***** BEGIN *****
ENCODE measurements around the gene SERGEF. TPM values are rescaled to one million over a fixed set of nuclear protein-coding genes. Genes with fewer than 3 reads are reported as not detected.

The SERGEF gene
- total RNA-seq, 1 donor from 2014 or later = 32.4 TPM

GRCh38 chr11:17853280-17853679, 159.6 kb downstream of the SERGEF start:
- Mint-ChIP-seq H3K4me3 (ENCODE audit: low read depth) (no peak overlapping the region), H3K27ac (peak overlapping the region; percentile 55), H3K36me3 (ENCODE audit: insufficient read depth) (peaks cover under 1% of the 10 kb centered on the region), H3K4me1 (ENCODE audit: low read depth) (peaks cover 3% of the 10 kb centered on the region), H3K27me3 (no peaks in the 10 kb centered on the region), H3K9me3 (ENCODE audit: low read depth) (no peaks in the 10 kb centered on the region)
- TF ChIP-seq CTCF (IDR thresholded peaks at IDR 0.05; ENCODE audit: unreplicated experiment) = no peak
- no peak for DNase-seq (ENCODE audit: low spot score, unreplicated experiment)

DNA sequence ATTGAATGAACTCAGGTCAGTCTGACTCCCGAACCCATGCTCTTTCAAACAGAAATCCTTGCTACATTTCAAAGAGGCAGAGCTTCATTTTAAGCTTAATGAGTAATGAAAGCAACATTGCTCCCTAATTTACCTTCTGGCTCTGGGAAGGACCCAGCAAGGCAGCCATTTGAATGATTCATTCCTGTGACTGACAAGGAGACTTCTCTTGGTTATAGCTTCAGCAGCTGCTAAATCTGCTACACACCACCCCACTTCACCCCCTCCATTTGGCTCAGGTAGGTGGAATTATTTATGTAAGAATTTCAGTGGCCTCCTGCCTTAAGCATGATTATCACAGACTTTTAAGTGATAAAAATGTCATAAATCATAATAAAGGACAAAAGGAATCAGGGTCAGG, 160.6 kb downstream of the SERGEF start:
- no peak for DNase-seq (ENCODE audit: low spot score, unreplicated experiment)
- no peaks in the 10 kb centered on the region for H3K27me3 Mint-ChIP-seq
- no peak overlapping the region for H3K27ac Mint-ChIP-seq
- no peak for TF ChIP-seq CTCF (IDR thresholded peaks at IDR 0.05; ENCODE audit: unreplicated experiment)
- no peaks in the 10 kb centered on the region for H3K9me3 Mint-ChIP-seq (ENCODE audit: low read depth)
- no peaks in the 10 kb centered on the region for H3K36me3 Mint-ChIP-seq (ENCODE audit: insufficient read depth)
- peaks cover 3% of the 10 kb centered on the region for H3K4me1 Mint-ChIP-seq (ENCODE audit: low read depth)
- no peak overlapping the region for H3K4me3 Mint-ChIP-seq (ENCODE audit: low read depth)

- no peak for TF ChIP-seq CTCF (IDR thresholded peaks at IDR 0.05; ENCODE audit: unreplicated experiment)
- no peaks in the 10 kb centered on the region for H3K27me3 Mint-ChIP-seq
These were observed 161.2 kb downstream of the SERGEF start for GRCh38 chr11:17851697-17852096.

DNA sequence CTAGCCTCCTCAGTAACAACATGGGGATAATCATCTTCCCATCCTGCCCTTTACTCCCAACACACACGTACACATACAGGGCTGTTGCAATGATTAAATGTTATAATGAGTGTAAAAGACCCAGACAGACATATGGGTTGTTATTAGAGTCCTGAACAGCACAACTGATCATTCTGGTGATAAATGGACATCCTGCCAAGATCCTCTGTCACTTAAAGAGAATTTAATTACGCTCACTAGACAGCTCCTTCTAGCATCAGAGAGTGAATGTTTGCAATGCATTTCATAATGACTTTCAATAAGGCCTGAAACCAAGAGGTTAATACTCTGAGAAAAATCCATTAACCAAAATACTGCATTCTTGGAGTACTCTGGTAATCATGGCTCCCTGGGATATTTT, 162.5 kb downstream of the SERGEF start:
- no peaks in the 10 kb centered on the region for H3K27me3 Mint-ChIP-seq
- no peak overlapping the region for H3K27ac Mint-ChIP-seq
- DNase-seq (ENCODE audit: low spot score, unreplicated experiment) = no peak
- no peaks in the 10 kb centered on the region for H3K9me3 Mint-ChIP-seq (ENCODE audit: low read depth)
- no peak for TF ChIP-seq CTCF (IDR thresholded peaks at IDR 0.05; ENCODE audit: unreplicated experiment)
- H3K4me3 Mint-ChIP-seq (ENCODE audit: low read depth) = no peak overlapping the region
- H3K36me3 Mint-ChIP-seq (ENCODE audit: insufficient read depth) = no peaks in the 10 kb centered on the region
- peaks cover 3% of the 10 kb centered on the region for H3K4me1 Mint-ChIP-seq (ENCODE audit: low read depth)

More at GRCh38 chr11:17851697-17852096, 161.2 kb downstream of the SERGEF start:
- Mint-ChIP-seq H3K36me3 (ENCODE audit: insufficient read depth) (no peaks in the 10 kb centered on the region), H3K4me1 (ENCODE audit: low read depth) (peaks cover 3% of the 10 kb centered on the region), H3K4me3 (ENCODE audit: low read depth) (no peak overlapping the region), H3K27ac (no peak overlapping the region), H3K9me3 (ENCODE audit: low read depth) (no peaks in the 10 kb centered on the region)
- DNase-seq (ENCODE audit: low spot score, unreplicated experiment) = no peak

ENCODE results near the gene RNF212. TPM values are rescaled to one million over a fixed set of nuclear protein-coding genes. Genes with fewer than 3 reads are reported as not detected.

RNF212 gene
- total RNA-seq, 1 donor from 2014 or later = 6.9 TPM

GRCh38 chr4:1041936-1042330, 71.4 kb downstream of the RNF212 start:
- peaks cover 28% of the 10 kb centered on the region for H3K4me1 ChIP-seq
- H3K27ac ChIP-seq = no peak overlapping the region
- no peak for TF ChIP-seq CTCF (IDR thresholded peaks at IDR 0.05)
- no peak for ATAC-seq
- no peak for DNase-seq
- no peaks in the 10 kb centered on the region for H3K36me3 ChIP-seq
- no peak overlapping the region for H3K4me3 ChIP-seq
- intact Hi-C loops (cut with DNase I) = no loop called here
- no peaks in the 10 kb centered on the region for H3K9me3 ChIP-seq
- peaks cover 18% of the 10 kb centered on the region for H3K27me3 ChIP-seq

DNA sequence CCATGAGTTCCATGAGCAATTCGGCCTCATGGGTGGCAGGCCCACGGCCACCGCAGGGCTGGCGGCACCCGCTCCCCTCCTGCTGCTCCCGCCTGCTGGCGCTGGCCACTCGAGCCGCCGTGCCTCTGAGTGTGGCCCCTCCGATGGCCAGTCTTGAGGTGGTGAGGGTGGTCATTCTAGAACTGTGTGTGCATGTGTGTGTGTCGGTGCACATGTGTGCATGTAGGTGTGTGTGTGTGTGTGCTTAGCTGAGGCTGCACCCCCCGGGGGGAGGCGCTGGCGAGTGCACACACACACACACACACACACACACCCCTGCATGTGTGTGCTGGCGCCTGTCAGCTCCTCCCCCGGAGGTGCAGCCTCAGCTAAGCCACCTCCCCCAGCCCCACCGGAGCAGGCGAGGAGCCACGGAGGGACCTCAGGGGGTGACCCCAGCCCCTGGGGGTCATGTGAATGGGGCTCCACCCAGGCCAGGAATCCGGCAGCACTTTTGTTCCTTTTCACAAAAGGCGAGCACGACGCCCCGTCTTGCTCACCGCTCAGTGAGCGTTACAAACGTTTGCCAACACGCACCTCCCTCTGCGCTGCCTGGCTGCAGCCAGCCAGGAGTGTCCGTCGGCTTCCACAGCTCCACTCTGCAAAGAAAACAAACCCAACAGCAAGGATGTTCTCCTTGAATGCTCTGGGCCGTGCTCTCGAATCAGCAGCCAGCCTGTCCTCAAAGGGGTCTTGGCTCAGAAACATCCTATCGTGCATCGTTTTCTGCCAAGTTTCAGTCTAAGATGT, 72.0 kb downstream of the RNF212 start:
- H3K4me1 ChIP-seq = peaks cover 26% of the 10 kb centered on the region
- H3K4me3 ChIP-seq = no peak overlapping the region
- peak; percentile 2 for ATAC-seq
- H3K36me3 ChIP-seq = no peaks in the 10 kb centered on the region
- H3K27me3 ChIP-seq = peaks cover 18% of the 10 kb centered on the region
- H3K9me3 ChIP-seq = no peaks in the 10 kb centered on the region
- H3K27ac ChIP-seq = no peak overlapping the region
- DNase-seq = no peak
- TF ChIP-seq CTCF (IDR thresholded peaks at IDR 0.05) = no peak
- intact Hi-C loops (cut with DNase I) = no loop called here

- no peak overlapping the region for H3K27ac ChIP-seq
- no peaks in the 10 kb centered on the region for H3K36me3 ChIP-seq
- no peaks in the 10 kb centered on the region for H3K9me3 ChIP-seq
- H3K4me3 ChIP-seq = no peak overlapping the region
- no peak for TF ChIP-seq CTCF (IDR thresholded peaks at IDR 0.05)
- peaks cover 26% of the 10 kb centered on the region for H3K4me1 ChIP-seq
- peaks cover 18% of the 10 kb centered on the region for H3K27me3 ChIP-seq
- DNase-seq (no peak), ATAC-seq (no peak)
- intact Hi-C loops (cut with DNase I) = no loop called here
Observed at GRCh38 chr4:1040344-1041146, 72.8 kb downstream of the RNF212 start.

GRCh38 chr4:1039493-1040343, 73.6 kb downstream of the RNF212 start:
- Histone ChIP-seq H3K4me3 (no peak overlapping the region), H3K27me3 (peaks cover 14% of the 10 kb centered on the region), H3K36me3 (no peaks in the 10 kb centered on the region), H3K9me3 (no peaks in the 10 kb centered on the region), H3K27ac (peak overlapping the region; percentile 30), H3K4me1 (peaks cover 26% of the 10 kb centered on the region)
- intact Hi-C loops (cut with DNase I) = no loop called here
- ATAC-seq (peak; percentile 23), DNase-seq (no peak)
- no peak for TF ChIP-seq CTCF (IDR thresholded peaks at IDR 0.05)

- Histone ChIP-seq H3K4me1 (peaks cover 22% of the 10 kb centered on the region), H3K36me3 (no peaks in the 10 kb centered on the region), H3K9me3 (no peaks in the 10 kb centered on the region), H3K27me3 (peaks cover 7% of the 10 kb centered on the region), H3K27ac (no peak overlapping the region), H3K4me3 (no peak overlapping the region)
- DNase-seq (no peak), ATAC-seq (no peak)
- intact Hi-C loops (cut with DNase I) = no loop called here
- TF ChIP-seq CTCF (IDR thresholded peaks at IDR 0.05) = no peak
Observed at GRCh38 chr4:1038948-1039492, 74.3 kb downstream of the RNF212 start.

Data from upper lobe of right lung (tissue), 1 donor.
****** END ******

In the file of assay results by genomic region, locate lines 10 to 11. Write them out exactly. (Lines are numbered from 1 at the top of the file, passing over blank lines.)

- no peaks in the 10 kb centered on the region for H3K27me3 Mint-ChIP-seq
- no peak overlapping the region for H3K27ac Mint-ChIP-seq